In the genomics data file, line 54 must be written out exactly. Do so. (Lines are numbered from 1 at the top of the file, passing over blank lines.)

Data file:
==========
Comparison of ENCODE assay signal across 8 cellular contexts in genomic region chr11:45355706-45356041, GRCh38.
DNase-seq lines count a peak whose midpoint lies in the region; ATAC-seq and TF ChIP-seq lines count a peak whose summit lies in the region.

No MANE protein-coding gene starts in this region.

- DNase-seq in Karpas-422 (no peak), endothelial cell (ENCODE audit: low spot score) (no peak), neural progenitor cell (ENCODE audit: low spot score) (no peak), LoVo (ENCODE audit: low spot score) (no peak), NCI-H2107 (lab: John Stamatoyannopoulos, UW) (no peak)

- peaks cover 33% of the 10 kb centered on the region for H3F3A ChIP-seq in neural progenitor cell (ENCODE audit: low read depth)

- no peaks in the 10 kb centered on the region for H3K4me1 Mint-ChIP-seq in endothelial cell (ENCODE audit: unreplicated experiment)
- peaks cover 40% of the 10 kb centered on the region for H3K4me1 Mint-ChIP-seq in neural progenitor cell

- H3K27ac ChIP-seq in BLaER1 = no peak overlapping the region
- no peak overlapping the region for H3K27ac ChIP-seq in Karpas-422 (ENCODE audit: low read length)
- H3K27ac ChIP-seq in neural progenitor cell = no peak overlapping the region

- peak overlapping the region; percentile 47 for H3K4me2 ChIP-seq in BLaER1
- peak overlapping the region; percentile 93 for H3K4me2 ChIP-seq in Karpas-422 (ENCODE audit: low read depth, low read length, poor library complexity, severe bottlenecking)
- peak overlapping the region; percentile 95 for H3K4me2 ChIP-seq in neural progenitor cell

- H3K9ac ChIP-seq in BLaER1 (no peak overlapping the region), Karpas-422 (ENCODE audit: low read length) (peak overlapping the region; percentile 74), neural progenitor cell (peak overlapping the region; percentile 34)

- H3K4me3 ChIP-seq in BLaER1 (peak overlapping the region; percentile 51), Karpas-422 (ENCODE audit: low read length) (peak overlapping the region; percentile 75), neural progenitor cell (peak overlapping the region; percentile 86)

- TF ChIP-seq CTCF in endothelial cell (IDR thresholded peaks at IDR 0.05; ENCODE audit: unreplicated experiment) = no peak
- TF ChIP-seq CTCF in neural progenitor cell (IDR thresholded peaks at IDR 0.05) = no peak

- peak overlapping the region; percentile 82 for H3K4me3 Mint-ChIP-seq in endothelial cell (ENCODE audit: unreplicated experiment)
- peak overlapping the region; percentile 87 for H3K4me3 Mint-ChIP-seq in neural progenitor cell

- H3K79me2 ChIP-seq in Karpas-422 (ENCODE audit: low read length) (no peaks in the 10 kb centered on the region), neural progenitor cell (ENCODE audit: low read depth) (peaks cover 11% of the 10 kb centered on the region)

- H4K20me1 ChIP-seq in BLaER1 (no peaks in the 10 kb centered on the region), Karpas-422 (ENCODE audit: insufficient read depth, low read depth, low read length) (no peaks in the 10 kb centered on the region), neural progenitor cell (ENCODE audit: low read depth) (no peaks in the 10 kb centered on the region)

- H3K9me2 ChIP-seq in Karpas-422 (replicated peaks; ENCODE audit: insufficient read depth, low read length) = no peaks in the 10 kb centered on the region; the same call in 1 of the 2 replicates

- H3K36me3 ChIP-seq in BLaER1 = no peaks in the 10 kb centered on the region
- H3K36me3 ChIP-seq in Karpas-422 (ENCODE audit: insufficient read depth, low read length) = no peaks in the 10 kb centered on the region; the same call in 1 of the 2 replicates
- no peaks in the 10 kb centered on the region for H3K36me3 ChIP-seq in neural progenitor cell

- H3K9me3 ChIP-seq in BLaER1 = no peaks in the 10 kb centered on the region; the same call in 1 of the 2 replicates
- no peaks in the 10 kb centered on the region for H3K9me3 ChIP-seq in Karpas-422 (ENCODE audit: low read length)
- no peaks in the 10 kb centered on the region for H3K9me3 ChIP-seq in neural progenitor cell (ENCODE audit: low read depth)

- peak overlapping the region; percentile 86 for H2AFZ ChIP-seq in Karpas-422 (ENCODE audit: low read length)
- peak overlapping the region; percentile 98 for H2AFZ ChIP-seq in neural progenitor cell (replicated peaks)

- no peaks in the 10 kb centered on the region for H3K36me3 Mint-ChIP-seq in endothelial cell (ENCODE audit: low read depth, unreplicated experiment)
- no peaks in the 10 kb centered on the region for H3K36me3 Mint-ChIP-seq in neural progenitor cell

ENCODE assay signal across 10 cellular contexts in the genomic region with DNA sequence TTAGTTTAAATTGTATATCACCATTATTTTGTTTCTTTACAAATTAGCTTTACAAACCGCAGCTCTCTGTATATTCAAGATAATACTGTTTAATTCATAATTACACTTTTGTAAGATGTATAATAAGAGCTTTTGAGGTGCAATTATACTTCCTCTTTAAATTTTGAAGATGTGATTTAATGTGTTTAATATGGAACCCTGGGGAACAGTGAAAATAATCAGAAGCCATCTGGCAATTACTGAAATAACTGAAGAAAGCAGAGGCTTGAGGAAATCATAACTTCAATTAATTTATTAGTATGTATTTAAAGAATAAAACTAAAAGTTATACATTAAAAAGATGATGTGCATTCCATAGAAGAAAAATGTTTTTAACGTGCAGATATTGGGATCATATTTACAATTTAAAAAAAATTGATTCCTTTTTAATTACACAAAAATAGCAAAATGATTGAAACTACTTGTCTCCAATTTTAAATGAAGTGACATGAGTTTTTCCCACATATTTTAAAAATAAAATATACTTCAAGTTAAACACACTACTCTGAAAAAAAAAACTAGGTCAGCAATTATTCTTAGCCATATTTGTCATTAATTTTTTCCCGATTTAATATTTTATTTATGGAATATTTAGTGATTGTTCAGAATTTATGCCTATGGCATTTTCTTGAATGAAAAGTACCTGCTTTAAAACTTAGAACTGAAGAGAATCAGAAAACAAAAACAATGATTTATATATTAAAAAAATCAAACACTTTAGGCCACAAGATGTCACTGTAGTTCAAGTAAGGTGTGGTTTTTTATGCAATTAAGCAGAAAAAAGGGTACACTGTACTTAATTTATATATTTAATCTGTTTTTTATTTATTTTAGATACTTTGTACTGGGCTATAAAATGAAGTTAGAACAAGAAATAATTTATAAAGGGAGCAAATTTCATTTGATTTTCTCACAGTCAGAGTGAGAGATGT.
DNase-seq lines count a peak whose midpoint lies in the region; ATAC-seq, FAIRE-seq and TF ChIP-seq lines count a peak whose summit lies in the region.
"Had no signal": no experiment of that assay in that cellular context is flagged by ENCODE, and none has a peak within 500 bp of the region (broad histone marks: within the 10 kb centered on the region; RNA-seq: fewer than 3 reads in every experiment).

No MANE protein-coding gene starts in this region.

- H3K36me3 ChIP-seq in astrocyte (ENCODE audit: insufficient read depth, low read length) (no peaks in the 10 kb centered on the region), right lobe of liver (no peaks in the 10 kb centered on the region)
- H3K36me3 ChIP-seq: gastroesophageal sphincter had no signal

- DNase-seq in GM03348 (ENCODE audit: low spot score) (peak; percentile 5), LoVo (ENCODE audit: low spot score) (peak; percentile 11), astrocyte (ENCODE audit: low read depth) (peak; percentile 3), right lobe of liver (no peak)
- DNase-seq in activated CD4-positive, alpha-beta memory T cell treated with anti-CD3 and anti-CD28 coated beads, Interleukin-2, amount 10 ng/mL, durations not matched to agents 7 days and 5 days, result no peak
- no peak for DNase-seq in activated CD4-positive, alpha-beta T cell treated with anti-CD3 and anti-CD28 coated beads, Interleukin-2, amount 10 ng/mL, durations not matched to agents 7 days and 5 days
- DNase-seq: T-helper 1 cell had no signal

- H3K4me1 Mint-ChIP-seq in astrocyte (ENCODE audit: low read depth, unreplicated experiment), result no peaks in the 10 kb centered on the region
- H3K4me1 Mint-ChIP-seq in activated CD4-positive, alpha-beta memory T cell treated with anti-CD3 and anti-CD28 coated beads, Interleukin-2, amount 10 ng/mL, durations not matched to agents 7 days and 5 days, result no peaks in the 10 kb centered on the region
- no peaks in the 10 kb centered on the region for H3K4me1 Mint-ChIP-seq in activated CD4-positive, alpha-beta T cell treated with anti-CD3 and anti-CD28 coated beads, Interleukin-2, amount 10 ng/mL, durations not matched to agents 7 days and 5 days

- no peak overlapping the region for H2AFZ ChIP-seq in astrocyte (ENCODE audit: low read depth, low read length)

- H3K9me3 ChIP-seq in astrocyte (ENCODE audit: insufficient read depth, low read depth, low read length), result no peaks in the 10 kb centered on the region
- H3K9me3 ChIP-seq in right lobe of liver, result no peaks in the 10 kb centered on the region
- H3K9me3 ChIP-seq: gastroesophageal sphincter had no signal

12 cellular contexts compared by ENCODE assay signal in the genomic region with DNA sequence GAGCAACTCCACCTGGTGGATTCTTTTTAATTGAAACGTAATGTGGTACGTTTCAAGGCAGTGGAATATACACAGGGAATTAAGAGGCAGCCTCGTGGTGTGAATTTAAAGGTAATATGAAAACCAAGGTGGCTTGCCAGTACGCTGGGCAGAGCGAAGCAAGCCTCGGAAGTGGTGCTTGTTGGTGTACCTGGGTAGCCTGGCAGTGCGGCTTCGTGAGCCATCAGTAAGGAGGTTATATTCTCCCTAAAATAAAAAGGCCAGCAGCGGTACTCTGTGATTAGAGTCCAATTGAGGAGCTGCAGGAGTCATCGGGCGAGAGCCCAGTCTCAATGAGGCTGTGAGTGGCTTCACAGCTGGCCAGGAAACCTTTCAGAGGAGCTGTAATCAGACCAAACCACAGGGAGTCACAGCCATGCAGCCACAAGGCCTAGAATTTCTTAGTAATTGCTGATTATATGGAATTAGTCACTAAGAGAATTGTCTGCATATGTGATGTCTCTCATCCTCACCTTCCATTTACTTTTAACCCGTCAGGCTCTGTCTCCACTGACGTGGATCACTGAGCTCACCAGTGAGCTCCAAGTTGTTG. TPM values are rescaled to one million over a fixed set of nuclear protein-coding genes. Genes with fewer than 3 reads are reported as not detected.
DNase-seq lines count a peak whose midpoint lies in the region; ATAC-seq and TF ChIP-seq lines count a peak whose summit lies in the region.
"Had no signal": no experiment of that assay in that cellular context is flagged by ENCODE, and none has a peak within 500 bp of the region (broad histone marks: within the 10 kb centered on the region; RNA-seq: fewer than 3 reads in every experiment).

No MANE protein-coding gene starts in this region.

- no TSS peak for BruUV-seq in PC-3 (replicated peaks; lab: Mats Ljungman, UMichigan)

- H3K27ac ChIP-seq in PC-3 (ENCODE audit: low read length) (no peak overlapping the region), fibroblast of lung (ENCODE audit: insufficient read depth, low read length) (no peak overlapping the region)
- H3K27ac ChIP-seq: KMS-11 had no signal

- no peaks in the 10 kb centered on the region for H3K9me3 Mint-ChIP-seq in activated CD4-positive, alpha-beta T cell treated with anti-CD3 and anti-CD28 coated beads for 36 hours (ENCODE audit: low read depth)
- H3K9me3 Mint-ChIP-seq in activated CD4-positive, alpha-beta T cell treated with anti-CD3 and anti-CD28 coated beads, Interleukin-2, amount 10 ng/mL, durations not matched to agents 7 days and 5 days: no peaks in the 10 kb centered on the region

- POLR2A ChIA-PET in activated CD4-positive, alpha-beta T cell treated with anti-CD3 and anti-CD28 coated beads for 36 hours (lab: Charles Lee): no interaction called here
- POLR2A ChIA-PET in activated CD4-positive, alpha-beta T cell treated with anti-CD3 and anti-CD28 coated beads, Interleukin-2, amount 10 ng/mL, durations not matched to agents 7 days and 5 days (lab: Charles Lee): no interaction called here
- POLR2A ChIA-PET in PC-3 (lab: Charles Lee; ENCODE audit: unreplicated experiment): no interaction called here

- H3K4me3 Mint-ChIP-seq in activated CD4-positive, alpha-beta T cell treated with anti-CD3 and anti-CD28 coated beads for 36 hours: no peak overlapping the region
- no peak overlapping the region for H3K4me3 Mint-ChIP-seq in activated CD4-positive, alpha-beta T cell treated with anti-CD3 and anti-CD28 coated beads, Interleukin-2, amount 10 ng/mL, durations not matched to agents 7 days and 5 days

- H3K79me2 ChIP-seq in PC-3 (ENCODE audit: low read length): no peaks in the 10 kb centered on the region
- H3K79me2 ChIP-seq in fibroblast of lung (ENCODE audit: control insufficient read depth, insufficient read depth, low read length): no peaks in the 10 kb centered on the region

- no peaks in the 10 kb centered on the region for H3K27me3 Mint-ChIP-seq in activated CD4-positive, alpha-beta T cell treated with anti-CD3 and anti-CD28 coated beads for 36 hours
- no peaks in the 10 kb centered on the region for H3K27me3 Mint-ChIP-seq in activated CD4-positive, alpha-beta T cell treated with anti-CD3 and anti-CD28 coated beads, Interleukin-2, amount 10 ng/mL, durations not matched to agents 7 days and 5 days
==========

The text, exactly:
- no TSS peak for BruUV-seq in PC-3 (replicated peaks; lab: Mats Ljungman, UMichigan)